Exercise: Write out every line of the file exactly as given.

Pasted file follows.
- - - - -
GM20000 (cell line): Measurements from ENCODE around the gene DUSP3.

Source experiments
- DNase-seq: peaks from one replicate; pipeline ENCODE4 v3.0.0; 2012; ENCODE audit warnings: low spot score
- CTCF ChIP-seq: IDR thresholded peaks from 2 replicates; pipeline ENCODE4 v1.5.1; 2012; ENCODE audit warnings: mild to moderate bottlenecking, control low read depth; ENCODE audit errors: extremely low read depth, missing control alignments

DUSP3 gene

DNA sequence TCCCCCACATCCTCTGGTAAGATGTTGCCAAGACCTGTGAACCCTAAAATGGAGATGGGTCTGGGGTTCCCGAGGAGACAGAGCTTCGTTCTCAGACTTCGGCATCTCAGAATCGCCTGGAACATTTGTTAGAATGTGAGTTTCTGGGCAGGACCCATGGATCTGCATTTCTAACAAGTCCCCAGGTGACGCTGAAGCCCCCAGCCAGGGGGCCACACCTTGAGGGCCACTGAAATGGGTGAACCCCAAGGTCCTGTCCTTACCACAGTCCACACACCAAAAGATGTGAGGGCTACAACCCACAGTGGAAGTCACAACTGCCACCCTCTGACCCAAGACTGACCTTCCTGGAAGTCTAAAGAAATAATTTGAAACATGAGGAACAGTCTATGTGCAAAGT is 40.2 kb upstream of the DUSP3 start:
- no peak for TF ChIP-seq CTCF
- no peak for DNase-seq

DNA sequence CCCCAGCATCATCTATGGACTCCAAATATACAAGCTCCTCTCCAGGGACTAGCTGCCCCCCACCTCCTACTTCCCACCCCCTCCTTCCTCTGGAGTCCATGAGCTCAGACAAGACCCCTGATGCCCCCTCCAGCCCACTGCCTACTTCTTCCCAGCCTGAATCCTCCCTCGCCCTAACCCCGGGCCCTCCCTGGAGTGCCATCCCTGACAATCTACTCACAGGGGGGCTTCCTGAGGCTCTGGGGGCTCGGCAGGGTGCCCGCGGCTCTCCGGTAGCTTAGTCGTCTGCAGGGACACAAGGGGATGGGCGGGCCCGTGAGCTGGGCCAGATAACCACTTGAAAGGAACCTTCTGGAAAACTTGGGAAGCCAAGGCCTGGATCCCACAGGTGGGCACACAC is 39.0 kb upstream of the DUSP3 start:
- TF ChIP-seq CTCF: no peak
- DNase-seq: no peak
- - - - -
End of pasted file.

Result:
GM20000 (cell line): Measurements from ENCODE around the gene DUSP3.

Source experiments
- DNase-seq: peaks from one replicate; pipeline ENCODE4 v3.0.0; 2012; ENCODE audit warnings: low spot score
- CTCF ChIP-seq: IDR thresholded peaks from 2 replicates; pipeline ENCODE4 v1.5.1; 2012; ENCODE audit warnings: mild to moderate bottlenecking, control low read depth; ENCODE audit errors: extremely low read depth, missing control alignments

DUSP3 gene

DNA sequence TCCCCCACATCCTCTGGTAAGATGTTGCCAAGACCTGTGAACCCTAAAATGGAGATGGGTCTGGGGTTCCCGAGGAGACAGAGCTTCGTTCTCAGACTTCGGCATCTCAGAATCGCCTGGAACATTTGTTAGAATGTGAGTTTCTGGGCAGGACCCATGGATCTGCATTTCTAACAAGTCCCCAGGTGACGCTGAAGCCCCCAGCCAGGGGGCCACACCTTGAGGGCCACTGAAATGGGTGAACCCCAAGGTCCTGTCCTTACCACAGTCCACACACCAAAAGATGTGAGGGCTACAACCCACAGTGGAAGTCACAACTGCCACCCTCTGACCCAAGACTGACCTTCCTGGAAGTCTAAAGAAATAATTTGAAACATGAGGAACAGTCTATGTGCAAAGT is 40.2 kb upstream of the DUSP3 start:
- no peak for TF ChIP-seq CTCF
- no peak for DNase-seq

DNA sequence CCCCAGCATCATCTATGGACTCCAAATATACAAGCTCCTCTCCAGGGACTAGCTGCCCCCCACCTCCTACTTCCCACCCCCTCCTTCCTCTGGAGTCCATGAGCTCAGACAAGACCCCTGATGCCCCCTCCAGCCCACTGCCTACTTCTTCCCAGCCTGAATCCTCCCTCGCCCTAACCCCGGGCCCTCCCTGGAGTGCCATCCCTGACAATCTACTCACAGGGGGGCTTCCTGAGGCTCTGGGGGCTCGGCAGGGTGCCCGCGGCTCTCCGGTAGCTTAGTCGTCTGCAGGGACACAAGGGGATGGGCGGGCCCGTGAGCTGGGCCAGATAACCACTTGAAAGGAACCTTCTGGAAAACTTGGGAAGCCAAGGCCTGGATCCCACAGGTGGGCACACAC is 39.0 kb upstream of the DUSP3 start:
- TF ChIP-seq CTCF: no peak
- DNase-seq: no peak